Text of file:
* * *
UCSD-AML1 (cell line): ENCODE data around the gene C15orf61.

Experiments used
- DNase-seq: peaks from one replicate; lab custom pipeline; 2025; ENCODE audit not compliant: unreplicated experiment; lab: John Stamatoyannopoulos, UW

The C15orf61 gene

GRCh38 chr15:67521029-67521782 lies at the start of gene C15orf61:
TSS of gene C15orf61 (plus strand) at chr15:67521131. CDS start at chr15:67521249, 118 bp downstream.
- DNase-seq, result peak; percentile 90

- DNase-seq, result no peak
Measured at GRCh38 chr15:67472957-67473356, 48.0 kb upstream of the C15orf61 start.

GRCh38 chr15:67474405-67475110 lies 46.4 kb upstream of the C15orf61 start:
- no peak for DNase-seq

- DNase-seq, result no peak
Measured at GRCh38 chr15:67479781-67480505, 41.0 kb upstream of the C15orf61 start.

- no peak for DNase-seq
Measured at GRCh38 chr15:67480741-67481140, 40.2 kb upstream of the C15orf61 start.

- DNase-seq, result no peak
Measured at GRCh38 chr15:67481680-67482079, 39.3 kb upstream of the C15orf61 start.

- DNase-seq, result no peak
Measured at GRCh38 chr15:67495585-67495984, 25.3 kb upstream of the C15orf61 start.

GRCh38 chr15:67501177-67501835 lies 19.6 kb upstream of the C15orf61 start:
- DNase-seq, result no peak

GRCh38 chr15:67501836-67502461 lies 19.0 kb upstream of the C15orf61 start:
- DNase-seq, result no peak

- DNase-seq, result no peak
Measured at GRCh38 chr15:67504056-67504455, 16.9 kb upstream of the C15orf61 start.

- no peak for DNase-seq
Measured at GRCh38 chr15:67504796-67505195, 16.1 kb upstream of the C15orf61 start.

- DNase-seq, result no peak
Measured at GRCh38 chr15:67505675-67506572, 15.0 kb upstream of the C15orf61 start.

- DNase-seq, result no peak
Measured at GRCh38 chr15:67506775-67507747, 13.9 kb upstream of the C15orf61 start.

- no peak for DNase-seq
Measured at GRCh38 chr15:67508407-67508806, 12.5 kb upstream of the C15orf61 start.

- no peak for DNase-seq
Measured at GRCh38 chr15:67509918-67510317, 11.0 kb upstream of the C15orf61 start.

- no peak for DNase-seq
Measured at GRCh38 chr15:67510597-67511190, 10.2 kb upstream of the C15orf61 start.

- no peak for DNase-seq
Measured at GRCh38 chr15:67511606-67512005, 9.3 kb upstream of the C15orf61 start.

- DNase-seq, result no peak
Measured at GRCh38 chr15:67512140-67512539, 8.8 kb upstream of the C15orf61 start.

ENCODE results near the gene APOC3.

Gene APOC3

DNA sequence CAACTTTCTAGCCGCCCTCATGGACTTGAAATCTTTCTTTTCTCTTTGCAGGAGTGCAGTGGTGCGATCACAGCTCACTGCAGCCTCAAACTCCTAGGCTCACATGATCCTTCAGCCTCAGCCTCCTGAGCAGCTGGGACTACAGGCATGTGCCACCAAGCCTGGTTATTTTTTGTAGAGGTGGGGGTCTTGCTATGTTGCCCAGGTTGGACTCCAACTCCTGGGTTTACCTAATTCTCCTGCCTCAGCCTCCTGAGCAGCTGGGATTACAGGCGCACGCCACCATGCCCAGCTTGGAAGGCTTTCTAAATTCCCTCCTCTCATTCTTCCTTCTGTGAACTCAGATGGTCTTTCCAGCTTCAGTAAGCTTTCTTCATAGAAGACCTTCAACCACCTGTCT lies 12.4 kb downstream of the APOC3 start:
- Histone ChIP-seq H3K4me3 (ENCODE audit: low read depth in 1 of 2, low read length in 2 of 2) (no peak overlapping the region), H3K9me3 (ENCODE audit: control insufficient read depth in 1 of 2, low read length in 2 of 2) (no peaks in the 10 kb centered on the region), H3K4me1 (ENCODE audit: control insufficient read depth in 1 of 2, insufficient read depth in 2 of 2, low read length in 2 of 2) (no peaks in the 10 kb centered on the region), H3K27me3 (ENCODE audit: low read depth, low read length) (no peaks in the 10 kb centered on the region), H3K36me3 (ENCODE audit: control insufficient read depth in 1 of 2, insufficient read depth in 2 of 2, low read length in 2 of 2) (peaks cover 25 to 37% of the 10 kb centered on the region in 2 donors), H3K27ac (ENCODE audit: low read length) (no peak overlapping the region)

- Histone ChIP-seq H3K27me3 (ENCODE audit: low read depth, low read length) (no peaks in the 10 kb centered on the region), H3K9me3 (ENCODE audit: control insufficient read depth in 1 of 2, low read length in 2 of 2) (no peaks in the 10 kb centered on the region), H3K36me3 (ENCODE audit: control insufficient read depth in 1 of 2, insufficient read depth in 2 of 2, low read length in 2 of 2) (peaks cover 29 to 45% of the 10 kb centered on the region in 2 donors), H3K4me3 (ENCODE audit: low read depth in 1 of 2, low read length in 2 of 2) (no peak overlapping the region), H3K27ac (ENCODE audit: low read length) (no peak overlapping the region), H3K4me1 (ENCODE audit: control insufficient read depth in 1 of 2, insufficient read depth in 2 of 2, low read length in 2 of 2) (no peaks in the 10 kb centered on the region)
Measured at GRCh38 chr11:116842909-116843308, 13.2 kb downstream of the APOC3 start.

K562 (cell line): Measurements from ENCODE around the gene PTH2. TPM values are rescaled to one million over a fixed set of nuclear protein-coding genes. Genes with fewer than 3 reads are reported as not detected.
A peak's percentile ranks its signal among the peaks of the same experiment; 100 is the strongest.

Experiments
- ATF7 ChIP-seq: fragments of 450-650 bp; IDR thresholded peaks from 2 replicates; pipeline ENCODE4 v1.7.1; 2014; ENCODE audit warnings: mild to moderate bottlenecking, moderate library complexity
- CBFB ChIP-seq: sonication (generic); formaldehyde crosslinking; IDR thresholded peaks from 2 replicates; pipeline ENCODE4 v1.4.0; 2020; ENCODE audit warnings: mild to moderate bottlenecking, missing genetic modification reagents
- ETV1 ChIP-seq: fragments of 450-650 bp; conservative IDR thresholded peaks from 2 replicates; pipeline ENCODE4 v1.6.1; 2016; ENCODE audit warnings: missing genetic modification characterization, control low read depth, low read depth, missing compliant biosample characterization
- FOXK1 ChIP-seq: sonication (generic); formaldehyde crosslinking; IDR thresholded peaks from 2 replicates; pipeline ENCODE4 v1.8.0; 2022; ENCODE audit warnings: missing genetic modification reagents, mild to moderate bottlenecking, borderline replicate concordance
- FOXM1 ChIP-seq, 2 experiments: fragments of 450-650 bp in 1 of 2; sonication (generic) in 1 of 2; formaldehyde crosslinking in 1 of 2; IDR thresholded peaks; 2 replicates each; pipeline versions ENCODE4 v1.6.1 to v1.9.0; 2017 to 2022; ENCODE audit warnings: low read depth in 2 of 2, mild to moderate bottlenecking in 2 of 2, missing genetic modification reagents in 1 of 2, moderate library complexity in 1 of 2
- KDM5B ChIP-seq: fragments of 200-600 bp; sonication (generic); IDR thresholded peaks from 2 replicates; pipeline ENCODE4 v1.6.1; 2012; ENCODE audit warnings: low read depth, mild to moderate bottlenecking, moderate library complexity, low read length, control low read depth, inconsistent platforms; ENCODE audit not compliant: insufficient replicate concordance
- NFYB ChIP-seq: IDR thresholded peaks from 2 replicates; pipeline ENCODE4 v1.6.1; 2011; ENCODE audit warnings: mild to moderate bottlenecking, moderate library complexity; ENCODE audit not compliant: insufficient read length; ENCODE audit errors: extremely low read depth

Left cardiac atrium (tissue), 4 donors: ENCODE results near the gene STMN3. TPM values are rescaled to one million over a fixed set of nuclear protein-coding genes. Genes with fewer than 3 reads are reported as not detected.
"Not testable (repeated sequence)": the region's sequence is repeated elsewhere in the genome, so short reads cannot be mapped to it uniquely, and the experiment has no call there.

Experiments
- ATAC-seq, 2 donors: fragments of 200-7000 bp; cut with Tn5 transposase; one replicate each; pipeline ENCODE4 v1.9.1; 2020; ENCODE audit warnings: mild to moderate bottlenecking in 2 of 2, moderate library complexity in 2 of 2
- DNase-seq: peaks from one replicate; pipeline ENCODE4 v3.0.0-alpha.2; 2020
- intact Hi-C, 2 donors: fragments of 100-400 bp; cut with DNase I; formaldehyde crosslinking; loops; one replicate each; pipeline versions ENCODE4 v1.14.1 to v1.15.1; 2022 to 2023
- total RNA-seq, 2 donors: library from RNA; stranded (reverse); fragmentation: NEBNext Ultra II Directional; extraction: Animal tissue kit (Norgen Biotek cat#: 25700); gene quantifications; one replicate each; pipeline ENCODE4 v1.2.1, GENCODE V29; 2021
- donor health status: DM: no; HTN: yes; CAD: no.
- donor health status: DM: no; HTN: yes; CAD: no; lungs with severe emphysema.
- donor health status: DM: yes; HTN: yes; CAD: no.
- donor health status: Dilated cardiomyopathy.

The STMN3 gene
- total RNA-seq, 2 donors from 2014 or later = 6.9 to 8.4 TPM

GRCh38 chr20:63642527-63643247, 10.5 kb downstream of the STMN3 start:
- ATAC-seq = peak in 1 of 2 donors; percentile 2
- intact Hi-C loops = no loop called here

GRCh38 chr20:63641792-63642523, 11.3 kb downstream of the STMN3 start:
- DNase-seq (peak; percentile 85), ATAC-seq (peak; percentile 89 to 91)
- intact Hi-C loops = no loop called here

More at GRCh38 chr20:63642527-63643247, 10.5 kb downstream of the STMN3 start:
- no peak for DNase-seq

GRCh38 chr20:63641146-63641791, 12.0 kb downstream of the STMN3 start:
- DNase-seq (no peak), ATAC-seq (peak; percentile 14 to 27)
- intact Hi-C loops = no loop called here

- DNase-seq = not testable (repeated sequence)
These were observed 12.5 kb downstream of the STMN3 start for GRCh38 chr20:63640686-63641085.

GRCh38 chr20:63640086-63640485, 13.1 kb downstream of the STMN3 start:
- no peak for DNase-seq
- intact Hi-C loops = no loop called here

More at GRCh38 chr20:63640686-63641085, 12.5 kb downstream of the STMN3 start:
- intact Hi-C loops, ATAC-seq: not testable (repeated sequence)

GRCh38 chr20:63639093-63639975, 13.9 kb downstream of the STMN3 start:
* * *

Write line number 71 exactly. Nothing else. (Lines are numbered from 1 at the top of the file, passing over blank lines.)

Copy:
GRCh38 chr20:63642527-63643247, 10.5 kb downstream of the STMN3 start: